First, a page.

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Decreasing toxic forms of perfectionism can lessen these conditions simultaneously (Lowndes et al., 2018). The truth is, anxiety is such a commonplace experience that we often feel like there is something wrong with us when we aren't feeling anxious. We wonder what new threat to our security or peace we are missing and concern ourselves with what "fresh hell" (as Dorothy Parker put it) is waiting just around the corner, or in the next email. But how do you know whether you are experiencing normal, garden-variety stress and anxiety or whether you are struggling with something more serious? When does anxiety become a disorder? To be honest, if you have been asking yourself this question, it's probably time to at least seek a professional evaluation. People often wait for years (some research suggests an average of six years) before getting appropriate, professional counseling help. By then, the problem has been allowed to grow into something that has had a serious impact on the person's life, career, and relationships. Anxiety disorders, even serious ones, are very responsive to treatment. The vast majority of people who seek counseling for anxiety experience significant relief. By getting appropriate, professional help early, even before you're sure you "really" need it, you increase the chances of a shorter course of treatment and a quicker and fuller recovery. That said, there are a few unmistakable signs that anxiety could be becoming a particularly serious issue for you. The quiz at the end of this chapter can help you decide if you are experiencing "normal" levels of anxiety or if you should seek an evaluation of your anxiety by a professional counselor. My finances have ranged from earning a high income to having no income. I have experienced large debt such as student loans, mortgage, and the high cost of medical expenses. I have also experienced paying off all of my debt, too. Too often, once you're debt-free, a sudden and unexpected emergency may show its ugly face, causing you to go into debt again. But today I strongly believe your goal is to always live a debt-free life. It is an amazing feeling to live a life that is free and clear of debt. Nearly fifteen years ago I had the opportunity to learn from the financial guru Dave Ramsey.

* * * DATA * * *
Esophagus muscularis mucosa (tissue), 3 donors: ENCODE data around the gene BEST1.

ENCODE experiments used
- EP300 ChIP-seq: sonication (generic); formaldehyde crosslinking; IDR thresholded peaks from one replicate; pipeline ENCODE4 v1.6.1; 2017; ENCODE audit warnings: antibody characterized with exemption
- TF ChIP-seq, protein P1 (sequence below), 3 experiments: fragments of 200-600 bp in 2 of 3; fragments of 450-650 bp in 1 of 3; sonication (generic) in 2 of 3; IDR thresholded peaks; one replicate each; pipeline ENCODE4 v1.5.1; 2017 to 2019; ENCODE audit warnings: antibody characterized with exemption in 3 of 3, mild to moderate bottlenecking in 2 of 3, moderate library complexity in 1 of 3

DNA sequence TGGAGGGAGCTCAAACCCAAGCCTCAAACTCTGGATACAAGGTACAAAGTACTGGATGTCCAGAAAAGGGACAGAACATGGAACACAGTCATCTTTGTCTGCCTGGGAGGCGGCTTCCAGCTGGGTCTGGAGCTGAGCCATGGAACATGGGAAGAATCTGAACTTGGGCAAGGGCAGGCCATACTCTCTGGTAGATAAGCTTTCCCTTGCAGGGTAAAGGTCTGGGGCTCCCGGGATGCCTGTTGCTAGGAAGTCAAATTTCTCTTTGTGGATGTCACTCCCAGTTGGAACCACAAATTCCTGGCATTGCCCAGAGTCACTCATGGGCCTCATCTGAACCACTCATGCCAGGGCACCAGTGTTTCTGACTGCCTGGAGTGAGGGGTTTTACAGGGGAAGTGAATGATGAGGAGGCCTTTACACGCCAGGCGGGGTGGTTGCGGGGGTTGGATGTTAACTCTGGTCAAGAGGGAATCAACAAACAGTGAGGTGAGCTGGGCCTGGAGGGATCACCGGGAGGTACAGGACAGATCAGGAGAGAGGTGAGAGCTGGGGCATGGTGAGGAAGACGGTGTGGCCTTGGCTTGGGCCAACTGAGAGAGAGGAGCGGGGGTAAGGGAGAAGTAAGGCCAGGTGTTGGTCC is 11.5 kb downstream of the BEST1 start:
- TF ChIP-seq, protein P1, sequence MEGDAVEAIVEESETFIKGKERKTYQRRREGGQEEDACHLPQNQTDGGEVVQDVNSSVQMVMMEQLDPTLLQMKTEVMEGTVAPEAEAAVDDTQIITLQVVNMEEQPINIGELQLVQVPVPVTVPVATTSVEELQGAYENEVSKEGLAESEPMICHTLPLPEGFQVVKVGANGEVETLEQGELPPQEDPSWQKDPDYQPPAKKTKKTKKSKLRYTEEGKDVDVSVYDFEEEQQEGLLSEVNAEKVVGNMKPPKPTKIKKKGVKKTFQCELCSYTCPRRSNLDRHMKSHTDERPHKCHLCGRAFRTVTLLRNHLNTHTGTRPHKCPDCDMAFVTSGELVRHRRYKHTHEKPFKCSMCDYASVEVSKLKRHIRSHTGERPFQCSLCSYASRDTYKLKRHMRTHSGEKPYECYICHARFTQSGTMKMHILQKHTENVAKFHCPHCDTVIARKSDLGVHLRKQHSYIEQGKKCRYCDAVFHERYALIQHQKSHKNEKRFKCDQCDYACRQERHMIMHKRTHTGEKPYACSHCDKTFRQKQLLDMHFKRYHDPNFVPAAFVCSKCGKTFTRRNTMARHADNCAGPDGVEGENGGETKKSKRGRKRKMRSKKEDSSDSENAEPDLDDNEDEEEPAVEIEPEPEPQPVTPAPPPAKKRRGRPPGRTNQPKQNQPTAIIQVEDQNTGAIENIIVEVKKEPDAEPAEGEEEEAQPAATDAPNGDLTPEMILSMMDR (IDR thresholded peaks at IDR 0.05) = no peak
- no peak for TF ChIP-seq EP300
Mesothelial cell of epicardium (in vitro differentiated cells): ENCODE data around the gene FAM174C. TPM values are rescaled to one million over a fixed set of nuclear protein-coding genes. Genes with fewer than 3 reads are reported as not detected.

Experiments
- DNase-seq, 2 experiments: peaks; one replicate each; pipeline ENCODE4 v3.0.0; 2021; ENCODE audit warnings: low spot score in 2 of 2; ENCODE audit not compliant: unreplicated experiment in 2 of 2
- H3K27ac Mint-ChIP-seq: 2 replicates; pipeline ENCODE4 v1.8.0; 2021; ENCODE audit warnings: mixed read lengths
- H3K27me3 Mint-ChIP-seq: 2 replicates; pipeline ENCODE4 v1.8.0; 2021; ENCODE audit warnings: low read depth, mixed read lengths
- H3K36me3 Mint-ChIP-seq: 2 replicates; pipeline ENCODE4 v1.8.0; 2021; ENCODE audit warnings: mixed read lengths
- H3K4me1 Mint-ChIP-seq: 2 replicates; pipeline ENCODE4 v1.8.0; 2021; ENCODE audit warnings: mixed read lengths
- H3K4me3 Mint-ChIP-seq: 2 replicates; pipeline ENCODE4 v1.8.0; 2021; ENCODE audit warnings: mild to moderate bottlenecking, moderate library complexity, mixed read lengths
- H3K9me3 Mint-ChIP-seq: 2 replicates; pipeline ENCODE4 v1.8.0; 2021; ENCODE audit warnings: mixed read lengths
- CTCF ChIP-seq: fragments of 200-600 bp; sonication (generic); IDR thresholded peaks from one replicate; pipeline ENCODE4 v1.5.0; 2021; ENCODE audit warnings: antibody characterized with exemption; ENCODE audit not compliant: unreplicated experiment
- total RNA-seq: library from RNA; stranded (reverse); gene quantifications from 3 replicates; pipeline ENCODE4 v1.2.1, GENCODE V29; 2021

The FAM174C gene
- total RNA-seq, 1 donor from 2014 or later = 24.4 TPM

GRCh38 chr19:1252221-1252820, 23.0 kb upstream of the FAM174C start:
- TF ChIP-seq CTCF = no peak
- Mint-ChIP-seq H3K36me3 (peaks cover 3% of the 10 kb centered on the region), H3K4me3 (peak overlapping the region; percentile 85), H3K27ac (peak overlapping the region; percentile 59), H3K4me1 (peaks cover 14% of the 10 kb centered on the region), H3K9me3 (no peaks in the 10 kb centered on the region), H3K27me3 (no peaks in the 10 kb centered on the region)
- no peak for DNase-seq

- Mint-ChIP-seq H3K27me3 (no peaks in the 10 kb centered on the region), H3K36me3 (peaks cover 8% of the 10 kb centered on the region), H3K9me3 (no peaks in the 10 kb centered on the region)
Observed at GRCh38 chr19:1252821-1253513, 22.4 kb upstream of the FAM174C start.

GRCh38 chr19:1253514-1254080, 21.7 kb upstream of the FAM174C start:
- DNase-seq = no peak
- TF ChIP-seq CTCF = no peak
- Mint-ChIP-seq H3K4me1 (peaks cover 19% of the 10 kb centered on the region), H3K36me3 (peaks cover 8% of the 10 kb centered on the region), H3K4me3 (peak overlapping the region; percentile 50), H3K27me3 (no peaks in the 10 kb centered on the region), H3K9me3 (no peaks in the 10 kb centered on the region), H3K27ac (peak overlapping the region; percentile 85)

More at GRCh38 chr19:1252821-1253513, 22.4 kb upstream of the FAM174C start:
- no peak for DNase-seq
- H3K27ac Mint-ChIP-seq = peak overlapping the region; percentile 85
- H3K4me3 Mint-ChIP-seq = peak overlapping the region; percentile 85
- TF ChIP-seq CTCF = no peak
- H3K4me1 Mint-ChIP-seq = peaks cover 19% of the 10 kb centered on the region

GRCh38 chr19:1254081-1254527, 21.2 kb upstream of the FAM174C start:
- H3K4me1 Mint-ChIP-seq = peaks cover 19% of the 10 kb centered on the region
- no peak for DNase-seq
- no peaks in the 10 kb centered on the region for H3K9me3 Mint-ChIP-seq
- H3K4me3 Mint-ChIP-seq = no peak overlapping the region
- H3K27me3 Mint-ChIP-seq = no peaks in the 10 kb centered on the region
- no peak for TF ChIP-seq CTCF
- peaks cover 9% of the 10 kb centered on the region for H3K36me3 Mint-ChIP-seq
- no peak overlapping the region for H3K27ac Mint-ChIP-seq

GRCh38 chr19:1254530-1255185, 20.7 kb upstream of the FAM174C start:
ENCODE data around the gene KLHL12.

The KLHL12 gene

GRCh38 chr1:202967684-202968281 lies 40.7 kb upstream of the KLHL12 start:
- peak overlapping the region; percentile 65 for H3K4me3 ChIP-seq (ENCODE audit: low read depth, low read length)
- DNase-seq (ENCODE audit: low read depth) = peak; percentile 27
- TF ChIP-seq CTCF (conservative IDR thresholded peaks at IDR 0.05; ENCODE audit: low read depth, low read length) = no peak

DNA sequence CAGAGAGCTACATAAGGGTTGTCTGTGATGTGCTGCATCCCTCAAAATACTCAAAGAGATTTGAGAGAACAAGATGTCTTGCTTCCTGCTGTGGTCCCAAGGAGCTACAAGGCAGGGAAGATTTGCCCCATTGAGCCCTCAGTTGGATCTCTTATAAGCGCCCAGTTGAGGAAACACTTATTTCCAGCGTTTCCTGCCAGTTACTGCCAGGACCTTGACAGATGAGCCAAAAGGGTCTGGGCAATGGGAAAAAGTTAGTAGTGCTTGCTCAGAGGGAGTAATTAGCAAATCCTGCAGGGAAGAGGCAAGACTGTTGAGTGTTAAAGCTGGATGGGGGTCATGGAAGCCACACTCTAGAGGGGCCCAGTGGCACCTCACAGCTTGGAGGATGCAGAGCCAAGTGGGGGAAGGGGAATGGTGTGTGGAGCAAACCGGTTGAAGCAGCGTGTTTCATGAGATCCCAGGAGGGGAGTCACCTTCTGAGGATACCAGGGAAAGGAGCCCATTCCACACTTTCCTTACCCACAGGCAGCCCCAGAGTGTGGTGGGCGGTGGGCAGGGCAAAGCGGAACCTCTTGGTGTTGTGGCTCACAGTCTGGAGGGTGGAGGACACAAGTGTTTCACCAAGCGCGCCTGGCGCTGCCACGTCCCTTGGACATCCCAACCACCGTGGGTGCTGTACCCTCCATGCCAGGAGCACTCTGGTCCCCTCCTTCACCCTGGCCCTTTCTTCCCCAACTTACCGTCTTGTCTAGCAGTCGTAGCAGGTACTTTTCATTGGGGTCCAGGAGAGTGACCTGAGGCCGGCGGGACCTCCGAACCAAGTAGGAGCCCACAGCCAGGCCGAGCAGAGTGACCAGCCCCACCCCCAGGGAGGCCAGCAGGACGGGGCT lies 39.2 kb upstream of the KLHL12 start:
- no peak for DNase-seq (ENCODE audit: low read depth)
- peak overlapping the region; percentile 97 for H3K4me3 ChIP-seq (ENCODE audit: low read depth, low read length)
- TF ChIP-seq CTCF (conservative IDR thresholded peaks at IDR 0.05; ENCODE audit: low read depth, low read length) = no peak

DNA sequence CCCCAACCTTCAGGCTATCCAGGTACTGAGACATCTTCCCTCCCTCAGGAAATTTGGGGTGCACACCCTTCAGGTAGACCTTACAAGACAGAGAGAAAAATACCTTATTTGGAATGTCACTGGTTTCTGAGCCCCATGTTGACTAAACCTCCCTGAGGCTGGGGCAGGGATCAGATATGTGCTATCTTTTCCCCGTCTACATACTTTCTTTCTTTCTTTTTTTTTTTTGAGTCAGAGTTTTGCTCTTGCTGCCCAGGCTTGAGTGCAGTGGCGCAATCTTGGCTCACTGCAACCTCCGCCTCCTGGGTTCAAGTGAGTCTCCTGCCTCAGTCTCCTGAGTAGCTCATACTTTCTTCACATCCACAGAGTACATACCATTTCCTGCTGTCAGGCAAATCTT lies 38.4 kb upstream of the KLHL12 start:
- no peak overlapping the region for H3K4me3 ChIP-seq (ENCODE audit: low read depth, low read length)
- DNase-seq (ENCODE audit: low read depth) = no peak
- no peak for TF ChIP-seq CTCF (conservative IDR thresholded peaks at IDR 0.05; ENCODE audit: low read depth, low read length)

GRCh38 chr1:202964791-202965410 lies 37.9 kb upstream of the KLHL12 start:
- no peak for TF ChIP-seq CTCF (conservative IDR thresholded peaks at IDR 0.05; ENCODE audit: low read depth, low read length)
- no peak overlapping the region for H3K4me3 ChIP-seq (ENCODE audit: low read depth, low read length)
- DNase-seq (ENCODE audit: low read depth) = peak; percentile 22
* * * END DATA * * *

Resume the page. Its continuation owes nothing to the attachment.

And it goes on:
Boy, did my life change drastically once I understood his concepts on finances and started implementing his economic principles. It was the first time I had ever experienced a debt-free life. I've learned that when you stick to his concepts, it becomes easy to save money and even have money to invest. Getting out of debt happens quickly once you learn how to apply this concept to your life. Budgeting is made more manageable, and the money-related aspects of your marriage and other relationships can become smoother. Self-talk is also an important issue for people with panic attacks. People having an attack are usually saying "Oh my God, this is awful! I can't stand this! This is killing me!" and often, "I'm having a heart attack!" or "I'm losing my mind!" Until they understand panic attacks, most people do think they're dying or losing their mind. What causes a panic attack? Excessive epinephrine released from the adrenal glands into the blood stream. What do these catastrophic thoughts do? They cause the adrenal glands to release more epinephrine, thus strengthening and prolonging the attack. What can someone do about that? Actually a number of things, but here we're focusing on self-talk. A person can't stop those negative thoughts, but they can counter them and not let them take over: Dotty talked about how with her ADD symptoms she had felt that "I was the only one," until I had told her about my symptoms and about other patients and friends with ADD. We discussed ADD symptoms and how I and others coped with them. This not only gave her strategies to use, but also helped her see that she was not the only one. It reduced the underlying sense of shame from childhood. She said that now, when she makes a mistake or shows an ADD symptom, she says, "It's OK," like she would say to one of her little girls.